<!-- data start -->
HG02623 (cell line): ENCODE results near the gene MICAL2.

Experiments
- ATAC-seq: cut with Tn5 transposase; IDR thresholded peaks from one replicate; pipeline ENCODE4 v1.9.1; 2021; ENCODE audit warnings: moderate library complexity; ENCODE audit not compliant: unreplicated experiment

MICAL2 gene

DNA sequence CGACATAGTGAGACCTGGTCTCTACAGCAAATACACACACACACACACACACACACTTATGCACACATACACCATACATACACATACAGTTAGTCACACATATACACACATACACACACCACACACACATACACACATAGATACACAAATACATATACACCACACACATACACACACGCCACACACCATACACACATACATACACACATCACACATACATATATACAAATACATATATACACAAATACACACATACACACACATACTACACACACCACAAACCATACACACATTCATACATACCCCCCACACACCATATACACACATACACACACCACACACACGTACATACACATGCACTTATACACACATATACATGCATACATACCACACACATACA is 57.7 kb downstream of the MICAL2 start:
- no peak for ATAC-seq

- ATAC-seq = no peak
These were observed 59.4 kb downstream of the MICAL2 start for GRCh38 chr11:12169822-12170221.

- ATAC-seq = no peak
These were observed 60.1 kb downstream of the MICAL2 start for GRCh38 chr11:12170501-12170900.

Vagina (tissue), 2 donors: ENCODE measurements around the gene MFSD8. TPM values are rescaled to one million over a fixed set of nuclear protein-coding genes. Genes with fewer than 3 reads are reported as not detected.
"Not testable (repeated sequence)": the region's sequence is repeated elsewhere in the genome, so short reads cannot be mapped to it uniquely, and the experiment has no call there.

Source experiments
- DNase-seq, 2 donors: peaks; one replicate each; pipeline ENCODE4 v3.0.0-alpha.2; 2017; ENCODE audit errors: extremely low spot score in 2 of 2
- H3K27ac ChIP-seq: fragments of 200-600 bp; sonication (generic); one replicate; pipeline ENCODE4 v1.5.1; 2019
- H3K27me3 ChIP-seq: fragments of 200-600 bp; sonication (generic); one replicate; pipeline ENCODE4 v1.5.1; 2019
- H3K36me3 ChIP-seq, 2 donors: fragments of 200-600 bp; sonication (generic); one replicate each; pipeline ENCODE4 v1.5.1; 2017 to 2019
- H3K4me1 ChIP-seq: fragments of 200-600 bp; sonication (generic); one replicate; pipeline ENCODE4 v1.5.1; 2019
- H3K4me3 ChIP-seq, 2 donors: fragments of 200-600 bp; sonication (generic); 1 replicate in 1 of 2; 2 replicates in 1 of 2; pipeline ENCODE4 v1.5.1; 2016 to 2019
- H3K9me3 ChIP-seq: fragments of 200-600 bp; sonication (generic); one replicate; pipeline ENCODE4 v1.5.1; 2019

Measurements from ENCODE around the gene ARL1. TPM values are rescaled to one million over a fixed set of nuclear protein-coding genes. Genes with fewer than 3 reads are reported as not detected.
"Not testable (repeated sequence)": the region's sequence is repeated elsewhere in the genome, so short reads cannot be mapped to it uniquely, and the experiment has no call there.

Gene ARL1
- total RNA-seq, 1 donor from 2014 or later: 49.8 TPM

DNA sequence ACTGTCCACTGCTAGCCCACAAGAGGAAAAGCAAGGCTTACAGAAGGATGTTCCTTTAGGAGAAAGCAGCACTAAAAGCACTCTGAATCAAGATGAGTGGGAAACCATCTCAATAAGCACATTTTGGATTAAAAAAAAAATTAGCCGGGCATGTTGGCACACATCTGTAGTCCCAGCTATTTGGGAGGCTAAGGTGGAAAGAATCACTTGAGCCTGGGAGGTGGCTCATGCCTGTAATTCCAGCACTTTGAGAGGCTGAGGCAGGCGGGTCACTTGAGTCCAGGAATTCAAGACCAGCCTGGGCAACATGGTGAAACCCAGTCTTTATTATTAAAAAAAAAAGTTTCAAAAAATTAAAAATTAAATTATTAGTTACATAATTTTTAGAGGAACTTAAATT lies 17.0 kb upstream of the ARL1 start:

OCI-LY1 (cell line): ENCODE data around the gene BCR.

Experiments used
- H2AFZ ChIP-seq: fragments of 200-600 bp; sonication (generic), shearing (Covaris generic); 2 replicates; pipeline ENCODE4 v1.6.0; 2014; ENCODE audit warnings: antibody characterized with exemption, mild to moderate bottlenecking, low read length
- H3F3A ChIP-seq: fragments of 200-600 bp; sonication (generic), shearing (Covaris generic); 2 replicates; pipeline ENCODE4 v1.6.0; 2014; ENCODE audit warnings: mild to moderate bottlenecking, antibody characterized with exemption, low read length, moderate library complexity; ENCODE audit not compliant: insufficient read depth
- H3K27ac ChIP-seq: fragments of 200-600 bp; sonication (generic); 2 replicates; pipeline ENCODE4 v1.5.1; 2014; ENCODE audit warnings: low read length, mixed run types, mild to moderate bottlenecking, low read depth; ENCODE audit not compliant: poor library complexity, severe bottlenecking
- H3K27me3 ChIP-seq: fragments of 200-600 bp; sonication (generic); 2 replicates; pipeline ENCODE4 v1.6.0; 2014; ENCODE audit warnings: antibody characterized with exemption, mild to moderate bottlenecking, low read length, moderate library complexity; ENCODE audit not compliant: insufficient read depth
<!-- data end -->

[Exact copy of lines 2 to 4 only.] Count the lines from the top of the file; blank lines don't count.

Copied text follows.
Experiments
- ATAC-seq: cut with Tn5 transposase; IDR thresholded peaks from one replicate; pipeline ENCODE4 v1.9.1; 2021; ENCODE audit warnings: moderate library complexity; ENCODE audit not compliant: unreplicated experiment

MICAL2 gene